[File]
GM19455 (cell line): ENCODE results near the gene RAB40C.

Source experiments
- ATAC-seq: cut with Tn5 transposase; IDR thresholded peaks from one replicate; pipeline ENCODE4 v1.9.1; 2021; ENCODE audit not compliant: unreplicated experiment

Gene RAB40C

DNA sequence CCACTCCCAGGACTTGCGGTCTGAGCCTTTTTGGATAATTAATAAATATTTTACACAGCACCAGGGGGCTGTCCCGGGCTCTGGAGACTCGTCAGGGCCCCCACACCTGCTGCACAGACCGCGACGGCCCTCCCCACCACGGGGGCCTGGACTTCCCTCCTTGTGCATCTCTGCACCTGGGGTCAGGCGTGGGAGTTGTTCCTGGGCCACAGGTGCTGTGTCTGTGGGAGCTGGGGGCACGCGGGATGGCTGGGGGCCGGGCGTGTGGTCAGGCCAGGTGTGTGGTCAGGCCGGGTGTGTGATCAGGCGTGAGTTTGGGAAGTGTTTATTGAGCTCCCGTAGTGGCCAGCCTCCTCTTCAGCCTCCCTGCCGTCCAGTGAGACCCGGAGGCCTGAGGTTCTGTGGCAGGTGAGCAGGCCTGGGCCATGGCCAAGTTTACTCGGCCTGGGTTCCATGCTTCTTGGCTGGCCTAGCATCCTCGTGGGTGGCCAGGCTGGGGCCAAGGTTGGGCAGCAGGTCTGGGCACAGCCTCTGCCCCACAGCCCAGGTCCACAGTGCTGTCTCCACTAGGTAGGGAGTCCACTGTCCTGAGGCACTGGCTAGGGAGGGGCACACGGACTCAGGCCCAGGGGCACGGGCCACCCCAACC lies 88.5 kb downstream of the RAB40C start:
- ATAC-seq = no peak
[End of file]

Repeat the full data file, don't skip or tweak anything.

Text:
GM19455 (cell line): ENCODE results near the gene RAB40C.

Source experiments
- ATAC-seq: cut with Tn5 transposase; IDR thresholded peaks from one replicate; pipeline ENCODE4 v1.9.1; 2021; ENCODE audit not compliant: unreplicated experiment

Gene RAB40C

DNA sequence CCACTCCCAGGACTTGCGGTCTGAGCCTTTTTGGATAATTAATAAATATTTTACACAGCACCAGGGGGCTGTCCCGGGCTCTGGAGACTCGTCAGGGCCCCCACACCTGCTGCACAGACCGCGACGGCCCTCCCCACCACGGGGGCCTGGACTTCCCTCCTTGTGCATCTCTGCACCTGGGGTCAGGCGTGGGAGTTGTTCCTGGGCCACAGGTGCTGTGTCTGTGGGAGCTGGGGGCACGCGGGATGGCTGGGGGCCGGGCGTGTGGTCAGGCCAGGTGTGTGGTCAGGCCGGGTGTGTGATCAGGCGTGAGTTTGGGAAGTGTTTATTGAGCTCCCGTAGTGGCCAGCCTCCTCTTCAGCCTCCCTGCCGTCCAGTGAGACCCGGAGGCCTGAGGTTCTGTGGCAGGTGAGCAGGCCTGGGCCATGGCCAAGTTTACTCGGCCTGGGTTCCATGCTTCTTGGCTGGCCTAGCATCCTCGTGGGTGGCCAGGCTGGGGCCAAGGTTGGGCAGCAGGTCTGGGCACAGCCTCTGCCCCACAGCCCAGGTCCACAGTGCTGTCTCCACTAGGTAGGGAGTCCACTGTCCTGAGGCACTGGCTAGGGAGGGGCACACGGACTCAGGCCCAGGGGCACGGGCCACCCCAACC lies 88.5 kb downstream of the RAB40C start:
- ATAC-seq = no peak